Population-Wide Impact of Non-Hip Non-Vertebral Fractures on Mortality

Thach Tran, Dana Bliuc, Tineke van Geel, Jonathan D. Adachi, Claudie Berger, Joop van den Bergh, John A. Eisman, Piet Geusens, David Goltzman, David A. Hanley, Robert G. Josse, Stephanie M. Kaiser, Christopher S. Kovacs, Lisa Langsetmo, Jerilynn C. Prior, Tuan V. Nguyen, Jacqueline R. Center

Research output: Contribution to journalArticlepeer-review

37 Scopus citations


Data on long-term consequences of non-hip non-vertebral (NHNV) fractures, accounting for approximately two-thirds of all fragility fractures, are scanty. Our study aimed to quantify the population-wide impact of NHNV fractures on mortality. The national population-based prospective cohort study (Canadian Multicentre Osteoporosis Study) included 5526 community dwelling women and 2163 men aged 50 years or older followed from July 1995 to September 2013. Population impact number was used to quantify the average number of people for whom one death would be attributable to fracture and case impact number to quantify the number of deaths out of which one would be attributable to a fracture. There were 1370 fragility fractures followed by 296 deaths in women (mortality rate: 3.49; 95% CI, 3.11 to 3.91), and 302 fractures with 92 deaths in men (5.05; 95% CI, 4.12 to 6.20). NHNV fractures accounted for three-quarters of fractures. In women, the population-wide impact of NHNV fractures on mortality was greater than that of hip and vertebral fractures because of the greater number of NHNV fractures. Out of 800 women, one death was estimated to be attributable to a NHNV fracture, compared with one death in 2000 women attributable to hip or vertebral fracture. Similarly, out of 15 deaths in women, one was estimated to be attributable to a NHNV fracture, compared with one in over 40 deaths for hip or vertebral fracture. The impact of forearm fractures (ie, one death in 2400 women and one out of 42 deaths in women attributable to forearm fracture) was similar to that of hip, vertebral, or rib fractures. Similar, albeit not significant, results were noted for men. The study highlights the important contribution of NHNV fractures on mortality because many NHNV fracture types, except for the most distal fractures, have serious adverse consequences that affect a significant proportion of the population.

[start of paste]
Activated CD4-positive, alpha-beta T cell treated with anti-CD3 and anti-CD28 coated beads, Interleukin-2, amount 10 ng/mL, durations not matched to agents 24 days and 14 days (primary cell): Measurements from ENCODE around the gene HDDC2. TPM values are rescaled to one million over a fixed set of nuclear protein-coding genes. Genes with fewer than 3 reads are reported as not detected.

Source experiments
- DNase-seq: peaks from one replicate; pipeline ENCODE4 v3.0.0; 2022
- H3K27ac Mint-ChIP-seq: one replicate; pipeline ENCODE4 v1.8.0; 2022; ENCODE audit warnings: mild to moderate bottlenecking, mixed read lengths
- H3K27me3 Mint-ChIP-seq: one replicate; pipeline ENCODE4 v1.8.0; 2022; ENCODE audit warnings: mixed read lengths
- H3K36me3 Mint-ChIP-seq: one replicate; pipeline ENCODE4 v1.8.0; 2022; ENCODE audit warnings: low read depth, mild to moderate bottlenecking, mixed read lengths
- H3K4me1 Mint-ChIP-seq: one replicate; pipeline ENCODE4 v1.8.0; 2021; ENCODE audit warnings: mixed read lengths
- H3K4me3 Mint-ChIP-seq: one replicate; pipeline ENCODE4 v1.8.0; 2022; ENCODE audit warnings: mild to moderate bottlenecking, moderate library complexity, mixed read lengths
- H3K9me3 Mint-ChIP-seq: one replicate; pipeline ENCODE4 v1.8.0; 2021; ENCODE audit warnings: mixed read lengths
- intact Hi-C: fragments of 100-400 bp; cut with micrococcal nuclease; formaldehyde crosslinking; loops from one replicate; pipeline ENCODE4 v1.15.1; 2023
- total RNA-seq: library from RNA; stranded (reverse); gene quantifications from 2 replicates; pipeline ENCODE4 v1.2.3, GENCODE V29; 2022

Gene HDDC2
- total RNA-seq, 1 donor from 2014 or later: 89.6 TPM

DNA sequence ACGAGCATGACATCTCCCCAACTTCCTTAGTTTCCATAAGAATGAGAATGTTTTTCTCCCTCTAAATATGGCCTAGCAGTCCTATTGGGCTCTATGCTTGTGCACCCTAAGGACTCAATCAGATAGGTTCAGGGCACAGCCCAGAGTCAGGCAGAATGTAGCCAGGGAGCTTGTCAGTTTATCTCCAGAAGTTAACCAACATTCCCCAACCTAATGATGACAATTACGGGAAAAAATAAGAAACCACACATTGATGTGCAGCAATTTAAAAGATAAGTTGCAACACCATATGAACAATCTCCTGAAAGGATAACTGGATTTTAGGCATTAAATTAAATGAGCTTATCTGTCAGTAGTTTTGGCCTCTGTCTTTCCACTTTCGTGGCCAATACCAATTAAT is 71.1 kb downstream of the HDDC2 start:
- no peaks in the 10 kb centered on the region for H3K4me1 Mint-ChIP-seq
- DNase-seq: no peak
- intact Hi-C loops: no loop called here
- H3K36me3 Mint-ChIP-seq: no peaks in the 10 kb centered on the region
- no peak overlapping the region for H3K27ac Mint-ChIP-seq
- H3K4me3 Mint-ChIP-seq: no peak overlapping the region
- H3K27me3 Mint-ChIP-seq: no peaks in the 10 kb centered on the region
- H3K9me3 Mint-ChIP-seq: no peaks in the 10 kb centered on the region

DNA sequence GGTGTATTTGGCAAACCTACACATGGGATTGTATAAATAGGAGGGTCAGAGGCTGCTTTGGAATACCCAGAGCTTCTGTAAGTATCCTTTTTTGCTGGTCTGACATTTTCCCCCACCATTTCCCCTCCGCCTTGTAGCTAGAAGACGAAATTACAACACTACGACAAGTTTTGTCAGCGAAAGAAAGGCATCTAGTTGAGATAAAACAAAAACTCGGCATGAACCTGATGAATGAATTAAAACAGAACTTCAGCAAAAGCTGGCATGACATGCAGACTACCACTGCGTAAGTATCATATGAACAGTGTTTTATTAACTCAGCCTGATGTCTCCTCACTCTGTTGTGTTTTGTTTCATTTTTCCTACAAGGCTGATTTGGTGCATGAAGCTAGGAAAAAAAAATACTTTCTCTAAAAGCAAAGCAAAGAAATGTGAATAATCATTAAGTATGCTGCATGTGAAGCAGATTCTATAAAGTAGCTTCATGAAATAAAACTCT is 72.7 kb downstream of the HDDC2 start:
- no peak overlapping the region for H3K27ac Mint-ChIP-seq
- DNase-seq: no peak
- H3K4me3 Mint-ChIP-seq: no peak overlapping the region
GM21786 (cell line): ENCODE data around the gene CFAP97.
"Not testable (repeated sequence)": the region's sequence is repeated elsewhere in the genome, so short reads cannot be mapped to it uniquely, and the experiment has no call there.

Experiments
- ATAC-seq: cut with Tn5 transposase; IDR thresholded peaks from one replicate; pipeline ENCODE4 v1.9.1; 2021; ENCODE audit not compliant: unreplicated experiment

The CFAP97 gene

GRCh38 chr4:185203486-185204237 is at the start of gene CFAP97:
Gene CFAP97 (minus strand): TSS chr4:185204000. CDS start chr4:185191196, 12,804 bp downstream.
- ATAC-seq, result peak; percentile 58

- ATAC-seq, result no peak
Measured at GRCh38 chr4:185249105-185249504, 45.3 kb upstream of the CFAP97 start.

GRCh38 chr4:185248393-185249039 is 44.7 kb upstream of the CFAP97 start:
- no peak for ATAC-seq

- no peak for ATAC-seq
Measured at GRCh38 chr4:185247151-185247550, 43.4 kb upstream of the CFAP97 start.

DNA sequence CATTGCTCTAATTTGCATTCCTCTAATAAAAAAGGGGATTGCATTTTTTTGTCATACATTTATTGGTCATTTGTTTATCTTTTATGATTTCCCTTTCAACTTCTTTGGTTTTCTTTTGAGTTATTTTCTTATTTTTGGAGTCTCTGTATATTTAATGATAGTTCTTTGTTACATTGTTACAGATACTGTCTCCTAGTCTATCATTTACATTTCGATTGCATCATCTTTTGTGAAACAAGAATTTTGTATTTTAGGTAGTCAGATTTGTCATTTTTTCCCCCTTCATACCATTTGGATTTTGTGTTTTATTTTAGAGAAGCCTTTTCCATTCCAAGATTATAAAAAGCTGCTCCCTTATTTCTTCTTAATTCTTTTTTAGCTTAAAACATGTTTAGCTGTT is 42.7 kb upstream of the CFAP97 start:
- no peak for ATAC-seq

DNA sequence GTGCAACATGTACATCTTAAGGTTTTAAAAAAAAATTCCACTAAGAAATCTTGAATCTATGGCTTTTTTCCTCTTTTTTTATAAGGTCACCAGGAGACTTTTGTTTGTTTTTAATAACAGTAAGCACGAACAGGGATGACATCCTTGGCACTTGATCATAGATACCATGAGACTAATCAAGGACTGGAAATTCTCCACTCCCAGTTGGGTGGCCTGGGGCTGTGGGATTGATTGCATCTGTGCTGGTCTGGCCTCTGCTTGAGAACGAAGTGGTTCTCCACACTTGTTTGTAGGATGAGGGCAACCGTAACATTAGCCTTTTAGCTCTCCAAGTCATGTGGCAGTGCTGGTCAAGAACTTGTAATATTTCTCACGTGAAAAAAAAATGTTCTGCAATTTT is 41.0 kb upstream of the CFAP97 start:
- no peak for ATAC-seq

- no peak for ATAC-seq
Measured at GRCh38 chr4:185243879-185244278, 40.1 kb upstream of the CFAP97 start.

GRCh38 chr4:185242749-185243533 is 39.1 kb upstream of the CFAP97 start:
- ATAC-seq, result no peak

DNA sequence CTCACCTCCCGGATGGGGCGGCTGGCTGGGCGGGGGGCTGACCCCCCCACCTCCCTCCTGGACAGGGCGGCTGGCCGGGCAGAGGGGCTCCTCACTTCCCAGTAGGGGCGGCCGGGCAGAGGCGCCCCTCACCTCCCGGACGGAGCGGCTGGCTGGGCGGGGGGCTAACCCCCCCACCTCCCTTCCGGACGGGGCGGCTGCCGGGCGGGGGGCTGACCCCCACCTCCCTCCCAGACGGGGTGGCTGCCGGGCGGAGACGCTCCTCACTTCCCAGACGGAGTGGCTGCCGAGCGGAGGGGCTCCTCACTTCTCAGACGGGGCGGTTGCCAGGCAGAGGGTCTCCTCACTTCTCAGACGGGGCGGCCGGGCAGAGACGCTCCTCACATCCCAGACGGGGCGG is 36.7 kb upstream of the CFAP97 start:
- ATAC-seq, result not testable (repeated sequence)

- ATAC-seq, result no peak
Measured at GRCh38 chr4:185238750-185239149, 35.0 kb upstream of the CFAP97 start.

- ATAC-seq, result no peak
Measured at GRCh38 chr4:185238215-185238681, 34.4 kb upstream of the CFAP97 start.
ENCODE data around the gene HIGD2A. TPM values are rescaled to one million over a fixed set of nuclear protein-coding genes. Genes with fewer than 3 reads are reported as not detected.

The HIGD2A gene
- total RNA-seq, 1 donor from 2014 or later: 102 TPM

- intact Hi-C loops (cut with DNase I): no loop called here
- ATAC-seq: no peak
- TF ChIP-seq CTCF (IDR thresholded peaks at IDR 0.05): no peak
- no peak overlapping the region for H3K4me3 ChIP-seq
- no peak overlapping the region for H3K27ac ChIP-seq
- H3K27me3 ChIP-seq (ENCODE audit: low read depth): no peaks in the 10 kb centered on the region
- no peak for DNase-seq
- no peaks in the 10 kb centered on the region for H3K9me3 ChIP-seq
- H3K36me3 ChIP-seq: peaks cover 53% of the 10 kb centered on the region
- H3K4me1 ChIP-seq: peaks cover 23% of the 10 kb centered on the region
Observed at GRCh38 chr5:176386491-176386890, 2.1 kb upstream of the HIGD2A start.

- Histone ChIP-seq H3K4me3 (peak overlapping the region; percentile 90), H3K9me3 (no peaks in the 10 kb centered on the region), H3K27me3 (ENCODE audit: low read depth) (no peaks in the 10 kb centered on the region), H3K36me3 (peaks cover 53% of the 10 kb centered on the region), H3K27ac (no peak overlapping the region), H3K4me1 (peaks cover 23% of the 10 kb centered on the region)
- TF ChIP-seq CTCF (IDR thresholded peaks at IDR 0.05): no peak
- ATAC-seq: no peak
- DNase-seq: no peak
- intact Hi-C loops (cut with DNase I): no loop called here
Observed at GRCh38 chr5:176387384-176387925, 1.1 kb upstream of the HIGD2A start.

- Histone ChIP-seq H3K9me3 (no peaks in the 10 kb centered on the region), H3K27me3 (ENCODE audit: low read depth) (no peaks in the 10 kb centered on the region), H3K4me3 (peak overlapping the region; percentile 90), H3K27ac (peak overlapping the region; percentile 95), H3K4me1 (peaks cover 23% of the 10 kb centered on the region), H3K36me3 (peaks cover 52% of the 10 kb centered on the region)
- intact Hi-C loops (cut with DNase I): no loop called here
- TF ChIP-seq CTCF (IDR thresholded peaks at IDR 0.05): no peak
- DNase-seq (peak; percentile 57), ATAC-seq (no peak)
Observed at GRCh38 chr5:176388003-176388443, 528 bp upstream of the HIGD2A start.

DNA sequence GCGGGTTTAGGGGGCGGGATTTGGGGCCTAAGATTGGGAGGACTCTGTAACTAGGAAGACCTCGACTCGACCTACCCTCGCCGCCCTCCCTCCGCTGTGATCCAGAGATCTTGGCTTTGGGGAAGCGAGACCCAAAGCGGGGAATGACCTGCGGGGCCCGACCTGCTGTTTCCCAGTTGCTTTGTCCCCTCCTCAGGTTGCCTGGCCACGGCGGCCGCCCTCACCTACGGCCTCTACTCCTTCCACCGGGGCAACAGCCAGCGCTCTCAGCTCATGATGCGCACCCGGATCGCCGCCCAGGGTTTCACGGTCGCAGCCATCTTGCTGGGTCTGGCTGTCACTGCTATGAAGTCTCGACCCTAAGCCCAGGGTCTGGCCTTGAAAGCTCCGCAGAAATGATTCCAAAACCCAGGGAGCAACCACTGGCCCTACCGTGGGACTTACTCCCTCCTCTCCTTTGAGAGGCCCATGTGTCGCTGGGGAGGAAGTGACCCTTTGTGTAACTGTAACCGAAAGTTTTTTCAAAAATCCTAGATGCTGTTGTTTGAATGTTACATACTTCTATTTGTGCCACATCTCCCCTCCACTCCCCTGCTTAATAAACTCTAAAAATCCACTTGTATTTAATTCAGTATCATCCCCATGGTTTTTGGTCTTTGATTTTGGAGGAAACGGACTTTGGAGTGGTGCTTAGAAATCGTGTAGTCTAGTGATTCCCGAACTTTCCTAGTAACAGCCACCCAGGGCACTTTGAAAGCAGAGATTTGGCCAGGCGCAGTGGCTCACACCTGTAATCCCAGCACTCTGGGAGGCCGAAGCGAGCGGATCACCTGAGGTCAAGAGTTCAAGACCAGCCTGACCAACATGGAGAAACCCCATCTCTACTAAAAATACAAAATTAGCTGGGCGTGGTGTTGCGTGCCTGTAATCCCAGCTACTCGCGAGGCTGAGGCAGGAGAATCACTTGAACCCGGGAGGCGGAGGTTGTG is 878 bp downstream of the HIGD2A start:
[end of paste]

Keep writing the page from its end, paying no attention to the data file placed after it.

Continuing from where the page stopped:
Original languageEnglish (US)
Pages (from-to)1802-1810
Number of pages9
JournalJournal of Bone and Mineral Research
Issue number9
StatePublished - Sep 2017

Bibliographical note

Funding Information:
This work was supported by the National Health Medical Research Council Australia Project Grants 1070187 (to TT, DA, JAE, TVN, and JRC), 1008219 (to JRC), and 1073430 (to DB). Other funding bodies were an Osteoporosis Australia-Amgen grant; the Bupa Health Foundation (formerly MBF Foundation); the Mrs Gibson and Ernst Heine Family Foundation; and untied grants from Amgen, Merck Sharp & Dohme, Sanofi-Aventis, Servier, and Novartis. The funding sources had no role in the design and conduct of the study; collection, management, analysis, and interpretation of the data; or preparation, review, or approval of the manuscript. The Canadian Multicentre Osteoporosis Study was funded by the Canadian Institutes of Health Research (CIHR); Merck Frosst Canada Ltd.; Eli Lilly Canada Inc.; Novartis Pharmaceuticals Inc.; The Alliance: Sanofi-Aventis and Procter & Gamble Pharmaceuticals Canada, Inc.; Servier Canada, Inc.; Amgen Canada, Inc.; The Dairy Farmers of Canada; and The Arthritis Society. Authors’ roles: Study design: TT, DB, TvG, JAE, TVN, and JRC. Data analysis: TT, DB, JAE, TVN, and JRC. Data interpretation: all authors. Drafting the manuscript: TT, DB, TVN, and JRC. Revising the manuscript contents and approving the final version of the manuscript: all authors.

Publisher Copyright:
© 2017 American Society for Bone and Mineral Research




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